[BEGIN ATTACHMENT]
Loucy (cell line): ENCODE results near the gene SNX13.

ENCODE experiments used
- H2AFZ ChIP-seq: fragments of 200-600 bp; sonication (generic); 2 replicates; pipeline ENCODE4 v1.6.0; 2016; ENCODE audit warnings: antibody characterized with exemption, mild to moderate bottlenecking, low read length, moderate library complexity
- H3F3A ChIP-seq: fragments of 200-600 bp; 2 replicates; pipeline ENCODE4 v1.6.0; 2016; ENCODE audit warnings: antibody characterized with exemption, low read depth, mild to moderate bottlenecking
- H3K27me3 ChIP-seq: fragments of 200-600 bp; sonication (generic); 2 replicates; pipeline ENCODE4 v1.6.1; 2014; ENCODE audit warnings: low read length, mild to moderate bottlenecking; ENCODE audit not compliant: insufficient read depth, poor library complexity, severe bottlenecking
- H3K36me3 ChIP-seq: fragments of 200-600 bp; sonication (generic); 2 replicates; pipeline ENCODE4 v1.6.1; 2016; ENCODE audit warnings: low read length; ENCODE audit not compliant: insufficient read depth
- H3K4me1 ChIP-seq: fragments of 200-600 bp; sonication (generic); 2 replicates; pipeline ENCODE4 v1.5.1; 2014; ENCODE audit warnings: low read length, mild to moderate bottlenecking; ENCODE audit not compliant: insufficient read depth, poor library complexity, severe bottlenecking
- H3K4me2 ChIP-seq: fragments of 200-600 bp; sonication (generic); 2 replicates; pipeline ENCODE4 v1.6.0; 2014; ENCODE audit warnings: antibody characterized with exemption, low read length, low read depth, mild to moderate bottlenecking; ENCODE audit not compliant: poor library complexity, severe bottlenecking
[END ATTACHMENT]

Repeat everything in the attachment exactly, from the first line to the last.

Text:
Loucy (cell line): ENCODE results near the gene SNX13.

ENCODE experiments used
- H2AFZ ChIP-seq: fragments of 200-600 bp; sonication (generic); 2 replicates; pipeline ENCODE4 v1.6.0; 2016; ENCODE audit warnings: antibody characterized with exemption, mild to moderate bottlenecking, low read length, moderate library complexity
- H3F3A ChIP-seq: fragments of 200-600 bp; 2 replicates; pipeline ENCODE4 v1.6.0; 2016; ENCODE audit warnings: antibody characterized with exemption, low read depth, mild to moderate bottlenecking
- H3K27me3 ChIP-seq: fragments of 200-600 bp; sonication (generic); 2 replicates; pipeline ENCODE4 v1.6.1; 2014; ENCODE audit warnings: low read length, mild to moderate bottlenecking; ENCODE audit not compliant: insufficient read depth, poor library complexity, severe bottlenecking
- H3K36me3 ChIP-seq: fragments of 200-600 bp; sonication (generic); 2 replicates; pipeline ENCODE4 v1.6.1; 2016; ENCODE audit warnings: low read length; ENCODE audit not compliant: insufficient read depth
- H3K4me1 ChIP-seq: fragments of 200-600 bp; sonication (generic); 2 replicates; pipeline ENCODE4 v1.5.1; 2014; ENCODE audit warnings: low read length, mild to moderate bottlenecking; ENCODE audit not compliant: insufficient read depth, poor library complexity, severe bottlenecking
- H3K4me2 ChIP-seq: fragments of 200-600 bp; sonication (generic); 2 replicates; pipeline ENCODE4 v1.6.0; 2014; ENCODE audit warnings: antibody characterized with exemption, low read length, low read depth, mild to moderate bottlenecking; ENCODE audit not compliant: poor library complexity, severe bottlenecking